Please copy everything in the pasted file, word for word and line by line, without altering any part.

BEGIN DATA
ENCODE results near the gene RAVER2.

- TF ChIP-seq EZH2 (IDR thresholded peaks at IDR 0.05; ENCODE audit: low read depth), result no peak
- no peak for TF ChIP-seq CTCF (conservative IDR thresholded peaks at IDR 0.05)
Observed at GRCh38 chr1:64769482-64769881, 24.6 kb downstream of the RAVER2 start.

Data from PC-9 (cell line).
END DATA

ENCODE results near the gene RAVER2.

- TF ChIP-seq EZH2 (IDR thresholded peaks at IDR 0.05; ENCODE audit: low read depth), result no peak
- no peak for TF ChIP-seq CTCF (conservative IDR thresholded peaks at IDR 0.05)
Observed at GRCh38 chr1:64769482-64769881, 24.6 kb downstream of the RAVER2 start.

Data from PC-9 (cell line).